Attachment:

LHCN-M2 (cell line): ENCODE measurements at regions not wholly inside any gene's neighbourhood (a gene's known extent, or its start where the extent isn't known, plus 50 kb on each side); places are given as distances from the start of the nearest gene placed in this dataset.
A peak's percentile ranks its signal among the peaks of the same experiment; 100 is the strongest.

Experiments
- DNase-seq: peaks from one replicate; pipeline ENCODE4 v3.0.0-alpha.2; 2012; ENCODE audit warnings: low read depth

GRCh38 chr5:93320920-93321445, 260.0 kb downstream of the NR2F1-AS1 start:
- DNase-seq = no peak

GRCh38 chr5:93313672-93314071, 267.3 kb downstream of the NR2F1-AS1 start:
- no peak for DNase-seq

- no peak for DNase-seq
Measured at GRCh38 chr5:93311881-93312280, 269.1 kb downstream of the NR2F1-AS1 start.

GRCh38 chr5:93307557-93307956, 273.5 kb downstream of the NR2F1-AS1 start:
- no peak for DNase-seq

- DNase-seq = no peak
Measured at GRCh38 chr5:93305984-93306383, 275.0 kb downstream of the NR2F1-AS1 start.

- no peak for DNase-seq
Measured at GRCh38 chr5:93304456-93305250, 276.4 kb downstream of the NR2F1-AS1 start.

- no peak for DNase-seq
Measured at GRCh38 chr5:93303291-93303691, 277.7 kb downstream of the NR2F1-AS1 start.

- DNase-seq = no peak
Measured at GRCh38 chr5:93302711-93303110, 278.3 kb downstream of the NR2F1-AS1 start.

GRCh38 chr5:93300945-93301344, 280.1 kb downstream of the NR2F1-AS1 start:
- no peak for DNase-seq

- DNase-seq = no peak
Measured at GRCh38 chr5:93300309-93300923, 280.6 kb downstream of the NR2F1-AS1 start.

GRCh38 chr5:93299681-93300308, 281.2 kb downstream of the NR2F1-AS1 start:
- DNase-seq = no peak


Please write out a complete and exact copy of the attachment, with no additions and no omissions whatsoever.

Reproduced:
LHCN-M2 (cell line): ENCODE measurements at regions not wholly inside any gene's neighbourhood (a gene's known extent, or its start where the extent isn't known, plus 50 kb on each side); places are given as distances from the start of the nearest gene placed in this dataset.
A peak's percentile ranks its signal among the peaks of the same experiment; 100 is the strongest.

Experiments
- DNase-seq: peaks from one replicate; pipeline ENCODE4 v3.0.0-alpha.2; 2012; ENCODE audit warnings: low read depth

GRCh38 chr5:93320920-93321445, 260.0 kb downstream of the NR2F1-AS1 start:
- DNase-seq = no peak

GRCh38 chr5:93313672-93314071, 267.3 kb downstream of the NR2F1-AS1 start:
- no peak for DNase-seq

- no peak for DNase-seq
Measured at GRCh38 chr5:93311881-93312280, 269.1 kb downstream of the NR2F1-AS1 start.

GRCh38 chr5:93307557-93307956, 273.5 kb downstream of the NR2F1-AS1 start:
- no peak for DNase-seq

- DNase-seq = no peak
Measured at GRCh38 chr5:93305984-93306383, 275.0 kb downstream of the NR2F1-AS1 start.

- no peak for DNase-seq
Measured at GRCh38 chr5:93304456-93305250, 276.4 kb downstream of the NR2F1-AS1 start.

- no peak for DNase-seq
Measured at GRCh38 chr5:93303291-93303691, 277.7 kb downstream of the NR2F1-AS1 start.

- DNase-seq = no peak
Measured at GRCh38 chr5:93302711-93303110, 278.3 kb downstream of the NR2F1-AS1 start.

GRCh38 chr5:93300945-93301344, 280.1 kb downstream of the NR2F1-AS1 start:
- no peak for DNase-seq

- DNase-seq = no peak
Measured at GRCh38 chr5:93300309-93300923, 280.6 kb downstream of the NR2F1-AS1 start.

GRCh38 chr5:93299681-93300308, 281.2 kb downstream of the NR2F1-AS1 start:
- DNase-seq = no peak